As a child I loved Rupert the Bear. Magick, talking animals, an embrace of nature in the Norfolk UK style setting of Nutwood and the bizarre friends he had.
The goat always stuck out for me. He was often pictured with Masonic emblems about like the globe and clock, he had a penchant for ceremonial robes and had a science lab that looked like a place Merlin could have some fun.
Did the writers know that he was potentially a Freemason? I checked and while there are many many types of Magick in Nutwood, there isn’t a boring old Solomans Temple style Lodge. Alfred Bestall had an eye for the more mystical elements and painted a world where just out of shot the mischievous imps and witches secretly roamed always invisible to the world at large. It almost seemed like his work outside of Rupert was an echo of what he perhaps wanted to say in the Rupert stories. The obvious limitations like story length and bigger picture considerations allowed only subtle parallels to speak this.
In an interview just before he passed over to the hidden realms he painted (one hopes Bestall is now young and roaming in the background like the spirits above), Bestall spoke of the changes he had made to the Rupert character. Ruperts creative mother, Mary Tourtel who married but remained childless had aged Rupert as the years passed by. Bestall noted that he got into scrapes and situations and back home safely alone in her stories. Rupert to her was perhaps the child she never had and as such took form in her mind and as any child became a young man. Bestall set to reducing him back to a little boy and added friends who also ended up in strange situations with zany adult characters before escape or resolution allowed the heroes to return home unharmed.
The Magick of Rupert was in part down to the imagination of Bestall as his paintings that fused John Constable with tarot cards gave birth to some of the best loved characters in Ruperts Nutwood universe.
The tolerance and positivity of the universe created and the innocence and judgement of Rupert and his young friends was a foreshadow to the postmodern age of acceptance. Rupert often found himself in vulnerable situations, entrapped by adult characters or at the mercy of witchcraft, unnatural beings or in dreamlike realms but the story redeemed the otherwise monstrous adversaries. More often than not he would part from his captors in a friendly manner before returning home to mum and dad bear who seldom worried about his safety. A more innocent time perhaps?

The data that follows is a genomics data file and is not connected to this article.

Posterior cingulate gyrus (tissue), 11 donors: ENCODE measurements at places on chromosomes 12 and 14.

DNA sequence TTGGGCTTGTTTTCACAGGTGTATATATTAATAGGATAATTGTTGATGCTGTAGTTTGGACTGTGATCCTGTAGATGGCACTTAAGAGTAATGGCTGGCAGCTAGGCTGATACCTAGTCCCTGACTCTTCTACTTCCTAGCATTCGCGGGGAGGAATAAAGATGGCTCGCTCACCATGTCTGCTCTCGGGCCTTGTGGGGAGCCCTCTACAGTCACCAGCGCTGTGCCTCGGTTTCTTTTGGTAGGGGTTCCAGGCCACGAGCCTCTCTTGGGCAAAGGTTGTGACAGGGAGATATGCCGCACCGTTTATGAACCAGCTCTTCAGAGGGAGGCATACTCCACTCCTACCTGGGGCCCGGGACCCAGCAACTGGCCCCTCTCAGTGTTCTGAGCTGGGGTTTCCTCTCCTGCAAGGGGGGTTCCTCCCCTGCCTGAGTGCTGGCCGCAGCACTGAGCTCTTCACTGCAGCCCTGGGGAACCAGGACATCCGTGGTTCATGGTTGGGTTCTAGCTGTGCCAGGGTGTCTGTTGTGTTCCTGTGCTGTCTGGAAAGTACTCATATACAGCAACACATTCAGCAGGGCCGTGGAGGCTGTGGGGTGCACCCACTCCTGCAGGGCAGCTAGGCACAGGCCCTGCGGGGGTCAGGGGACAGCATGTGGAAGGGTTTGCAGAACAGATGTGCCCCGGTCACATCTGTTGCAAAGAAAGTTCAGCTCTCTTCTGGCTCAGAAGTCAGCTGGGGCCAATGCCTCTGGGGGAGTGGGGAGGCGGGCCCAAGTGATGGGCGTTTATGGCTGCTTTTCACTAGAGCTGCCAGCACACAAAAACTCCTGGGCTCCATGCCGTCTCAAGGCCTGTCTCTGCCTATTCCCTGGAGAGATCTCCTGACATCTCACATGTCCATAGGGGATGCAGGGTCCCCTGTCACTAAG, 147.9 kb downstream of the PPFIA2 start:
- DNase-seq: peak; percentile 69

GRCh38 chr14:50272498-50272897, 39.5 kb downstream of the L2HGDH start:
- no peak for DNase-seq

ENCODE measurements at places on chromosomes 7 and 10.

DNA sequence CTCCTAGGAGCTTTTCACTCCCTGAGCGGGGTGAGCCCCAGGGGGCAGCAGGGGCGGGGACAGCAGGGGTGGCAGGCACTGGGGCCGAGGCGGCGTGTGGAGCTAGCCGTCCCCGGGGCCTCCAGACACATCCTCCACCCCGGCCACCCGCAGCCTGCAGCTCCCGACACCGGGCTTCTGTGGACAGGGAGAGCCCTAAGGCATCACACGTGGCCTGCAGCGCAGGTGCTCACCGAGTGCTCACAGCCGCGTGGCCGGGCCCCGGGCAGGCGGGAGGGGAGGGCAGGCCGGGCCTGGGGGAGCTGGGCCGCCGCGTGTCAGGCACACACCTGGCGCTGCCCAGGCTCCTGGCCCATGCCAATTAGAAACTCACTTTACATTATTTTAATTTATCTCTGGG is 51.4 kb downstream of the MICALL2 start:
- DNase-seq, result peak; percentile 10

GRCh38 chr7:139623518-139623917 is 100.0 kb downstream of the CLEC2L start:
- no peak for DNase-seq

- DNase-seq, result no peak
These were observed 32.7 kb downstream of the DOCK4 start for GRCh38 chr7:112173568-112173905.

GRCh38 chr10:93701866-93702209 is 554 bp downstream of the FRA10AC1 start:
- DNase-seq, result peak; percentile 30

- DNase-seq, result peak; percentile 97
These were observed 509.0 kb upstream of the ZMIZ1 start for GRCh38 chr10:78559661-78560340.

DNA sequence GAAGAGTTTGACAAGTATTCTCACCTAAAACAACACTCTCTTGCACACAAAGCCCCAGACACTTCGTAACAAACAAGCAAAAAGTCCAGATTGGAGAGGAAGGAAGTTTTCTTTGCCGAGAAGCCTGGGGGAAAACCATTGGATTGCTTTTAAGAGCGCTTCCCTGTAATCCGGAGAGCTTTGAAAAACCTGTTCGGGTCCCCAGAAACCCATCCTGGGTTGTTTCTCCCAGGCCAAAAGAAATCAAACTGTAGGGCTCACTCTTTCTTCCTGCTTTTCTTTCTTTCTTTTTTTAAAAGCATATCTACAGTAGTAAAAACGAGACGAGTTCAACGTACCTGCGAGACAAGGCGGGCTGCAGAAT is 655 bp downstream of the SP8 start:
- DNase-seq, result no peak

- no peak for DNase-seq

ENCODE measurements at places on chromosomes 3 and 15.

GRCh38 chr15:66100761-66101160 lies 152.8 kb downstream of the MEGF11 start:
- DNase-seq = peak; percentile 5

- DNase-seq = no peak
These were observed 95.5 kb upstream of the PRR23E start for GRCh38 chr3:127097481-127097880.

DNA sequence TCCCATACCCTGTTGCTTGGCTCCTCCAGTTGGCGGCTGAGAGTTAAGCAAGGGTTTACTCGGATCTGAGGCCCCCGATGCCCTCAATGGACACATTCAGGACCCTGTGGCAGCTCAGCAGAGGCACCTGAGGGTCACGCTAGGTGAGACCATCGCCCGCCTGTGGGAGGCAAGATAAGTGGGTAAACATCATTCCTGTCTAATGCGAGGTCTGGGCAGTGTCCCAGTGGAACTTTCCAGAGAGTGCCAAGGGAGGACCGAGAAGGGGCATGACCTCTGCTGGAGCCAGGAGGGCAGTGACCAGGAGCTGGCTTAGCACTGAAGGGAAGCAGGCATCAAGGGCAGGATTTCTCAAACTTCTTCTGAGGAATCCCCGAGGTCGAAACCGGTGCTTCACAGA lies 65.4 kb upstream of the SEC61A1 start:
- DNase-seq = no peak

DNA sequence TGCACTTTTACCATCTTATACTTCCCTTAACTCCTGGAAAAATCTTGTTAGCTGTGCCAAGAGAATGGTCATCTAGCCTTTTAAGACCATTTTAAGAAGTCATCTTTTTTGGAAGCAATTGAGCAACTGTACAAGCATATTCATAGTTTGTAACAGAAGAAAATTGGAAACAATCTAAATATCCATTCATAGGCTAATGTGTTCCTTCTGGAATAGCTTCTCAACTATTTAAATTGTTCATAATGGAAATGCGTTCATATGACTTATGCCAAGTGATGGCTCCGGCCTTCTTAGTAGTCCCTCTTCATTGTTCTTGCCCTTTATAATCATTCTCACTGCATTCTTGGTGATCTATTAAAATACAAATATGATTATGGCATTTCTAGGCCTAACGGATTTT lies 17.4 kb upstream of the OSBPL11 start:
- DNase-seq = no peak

Equally, it can’t be overlooked that Ruperts existence in a more innocent era took the liberty of cleansing taboos in a way that can’t be viewed entirely as constructive. Rupert wandered the woodlands and wonders of Nutwood with adult characters, took lightly his entrapment by would be criminals and all the time pitched the case that this all remains innocent through the eyes of a child. The intention cannot have been anything but innocent and maybe it’s only looking back from this modern era. We are how awake to a world where cultural coercion is rife and children cannot roam as Rupert.
Rupert for better or worse poses a question to anyone taking the time to look over the work in full, the history of those involved and the reoccuring themes of Nutwood with its imps, talking animals, friendly adult captors, overt Masonic references and sanitised satanic symbols. Random adults holding children hostage is something we are very much aware is a bad message today and unlikely to appear in modern childrens stories. Perhaps it was back then too and if so then could the writers of our favourite bear dropped that central theme earlier?